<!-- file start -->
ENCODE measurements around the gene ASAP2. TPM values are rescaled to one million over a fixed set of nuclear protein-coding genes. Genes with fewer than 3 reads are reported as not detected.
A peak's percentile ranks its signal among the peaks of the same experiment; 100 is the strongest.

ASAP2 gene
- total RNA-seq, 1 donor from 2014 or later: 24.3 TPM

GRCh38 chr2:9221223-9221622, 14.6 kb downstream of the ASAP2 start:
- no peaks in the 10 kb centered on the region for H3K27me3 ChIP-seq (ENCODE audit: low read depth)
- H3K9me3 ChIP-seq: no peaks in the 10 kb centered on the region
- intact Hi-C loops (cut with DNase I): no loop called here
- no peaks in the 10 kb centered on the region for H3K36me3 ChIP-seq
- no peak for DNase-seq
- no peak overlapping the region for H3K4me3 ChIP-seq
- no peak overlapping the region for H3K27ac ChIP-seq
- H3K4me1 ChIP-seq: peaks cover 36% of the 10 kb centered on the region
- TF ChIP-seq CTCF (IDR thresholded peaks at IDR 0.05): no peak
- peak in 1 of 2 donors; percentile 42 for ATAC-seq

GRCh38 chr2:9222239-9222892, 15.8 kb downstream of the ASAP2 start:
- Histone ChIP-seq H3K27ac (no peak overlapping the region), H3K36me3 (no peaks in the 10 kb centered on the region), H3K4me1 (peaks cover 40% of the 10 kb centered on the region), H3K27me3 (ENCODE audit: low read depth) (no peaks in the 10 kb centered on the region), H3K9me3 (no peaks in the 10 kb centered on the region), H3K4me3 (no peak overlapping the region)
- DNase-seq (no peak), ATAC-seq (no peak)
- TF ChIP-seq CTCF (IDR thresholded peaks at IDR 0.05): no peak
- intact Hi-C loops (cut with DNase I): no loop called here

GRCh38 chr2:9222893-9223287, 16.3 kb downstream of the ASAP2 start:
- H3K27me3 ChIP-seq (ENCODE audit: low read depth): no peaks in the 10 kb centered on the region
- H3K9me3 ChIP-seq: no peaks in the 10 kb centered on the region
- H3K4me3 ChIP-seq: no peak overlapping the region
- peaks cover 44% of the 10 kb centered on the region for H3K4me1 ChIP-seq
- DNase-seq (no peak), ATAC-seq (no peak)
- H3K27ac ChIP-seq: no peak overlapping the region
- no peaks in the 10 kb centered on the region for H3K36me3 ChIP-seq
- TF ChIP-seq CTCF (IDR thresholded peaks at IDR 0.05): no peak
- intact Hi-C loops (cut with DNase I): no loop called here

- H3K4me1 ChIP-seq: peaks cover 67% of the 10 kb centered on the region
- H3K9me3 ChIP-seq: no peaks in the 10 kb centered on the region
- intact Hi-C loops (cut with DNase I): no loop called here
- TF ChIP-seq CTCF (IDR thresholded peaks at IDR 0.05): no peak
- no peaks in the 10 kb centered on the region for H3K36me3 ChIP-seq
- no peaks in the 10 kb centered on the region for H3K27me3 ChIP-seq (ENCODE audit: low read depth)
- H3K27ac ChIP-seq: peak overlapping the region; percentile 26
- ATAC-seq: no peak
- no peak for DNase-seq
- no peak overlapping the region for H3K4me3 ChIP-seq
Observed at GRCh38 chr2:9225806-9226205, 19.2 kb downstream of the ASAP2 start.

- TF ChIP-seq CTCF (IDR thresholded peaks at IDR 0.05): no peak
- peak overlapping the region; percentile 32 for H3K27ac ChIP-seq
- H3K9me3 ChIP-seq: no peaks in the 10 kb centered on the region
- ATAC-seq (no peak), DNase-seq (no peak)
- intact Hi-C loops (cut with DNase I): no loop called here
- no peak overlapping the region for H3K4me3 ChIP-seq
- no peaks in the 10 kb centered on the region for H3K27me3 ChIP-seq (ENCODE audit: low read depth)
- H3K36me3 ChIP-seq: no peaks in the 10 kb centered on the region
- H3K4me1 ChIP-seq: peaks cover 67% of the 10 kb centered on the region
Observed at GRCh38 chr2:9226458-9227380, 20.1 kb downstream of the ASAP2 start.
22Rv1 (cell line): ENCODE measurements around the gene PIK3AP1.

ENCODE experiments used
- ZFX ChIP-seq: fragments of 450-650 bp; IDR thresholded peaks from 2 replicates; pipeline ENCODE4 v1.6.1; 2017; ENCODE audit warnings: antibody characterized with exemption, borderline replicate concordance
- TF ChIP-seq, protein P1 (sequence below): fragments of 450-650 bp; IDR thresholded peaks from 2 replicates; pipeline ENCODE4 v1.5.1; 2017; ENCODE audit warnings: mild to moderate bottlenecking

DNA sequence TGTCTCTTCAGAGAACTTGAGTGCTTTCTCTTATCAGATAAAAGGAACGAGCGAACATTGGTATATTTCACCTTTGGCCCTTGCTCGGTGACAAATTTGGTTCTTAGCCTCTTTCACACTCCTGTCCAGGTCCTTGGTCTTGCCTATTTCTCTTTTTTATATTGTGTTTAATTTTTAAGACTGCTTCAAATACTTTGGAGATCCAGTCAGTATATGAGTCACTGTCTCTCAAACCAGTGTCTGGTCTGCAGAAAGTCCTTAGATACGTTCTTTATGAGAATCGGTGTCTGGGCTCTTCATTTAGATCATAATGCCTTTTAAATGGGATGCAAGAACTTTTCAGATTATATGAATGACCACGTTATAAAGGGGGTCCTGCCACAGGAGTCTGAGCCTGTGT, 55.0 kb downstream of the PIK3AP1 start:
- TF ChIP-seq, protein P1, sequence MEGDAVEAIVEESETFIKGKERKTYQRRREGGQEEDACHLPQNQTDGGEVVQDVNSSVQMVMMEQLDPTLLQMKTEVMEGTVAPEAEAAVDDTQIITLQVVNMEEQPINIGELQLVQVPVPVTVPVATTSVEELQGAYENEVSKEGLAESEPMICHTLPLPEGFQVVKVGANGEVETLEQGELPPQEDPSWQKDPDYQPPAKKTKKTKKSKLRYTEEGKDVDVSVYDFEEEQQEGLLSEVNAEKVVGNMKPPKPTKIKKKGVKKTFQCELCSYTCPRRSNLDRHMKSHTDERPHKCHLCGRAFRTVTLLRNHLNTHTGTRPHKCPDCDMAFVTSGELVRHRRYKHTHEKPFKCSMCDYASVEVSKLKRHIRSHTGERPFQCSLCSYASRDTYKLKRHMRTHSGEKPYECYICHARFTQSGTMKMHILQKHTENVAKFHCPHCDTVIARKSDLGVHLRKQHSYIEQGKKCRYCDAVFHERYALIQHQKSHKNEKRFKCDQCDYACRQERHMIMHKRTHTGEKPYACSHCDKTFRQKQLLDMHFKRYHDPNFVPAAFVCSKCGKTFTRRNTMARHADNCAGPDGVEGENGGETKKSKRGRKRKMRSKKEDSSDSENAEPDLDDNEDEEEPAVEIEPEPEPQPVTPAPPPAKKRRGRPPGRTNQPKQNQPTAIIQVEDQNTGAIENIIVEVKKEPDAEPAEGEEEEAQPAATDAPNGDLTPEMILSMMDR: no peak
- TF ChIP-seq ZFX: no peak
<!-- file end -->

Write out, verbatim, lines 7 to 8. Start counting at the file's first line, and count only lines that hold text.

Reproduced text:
- H3K9me3 ChIP-seq: no peaks in the 10 kb centered on the region
- intact Hi-C loops (cut with DNase I): no loop called here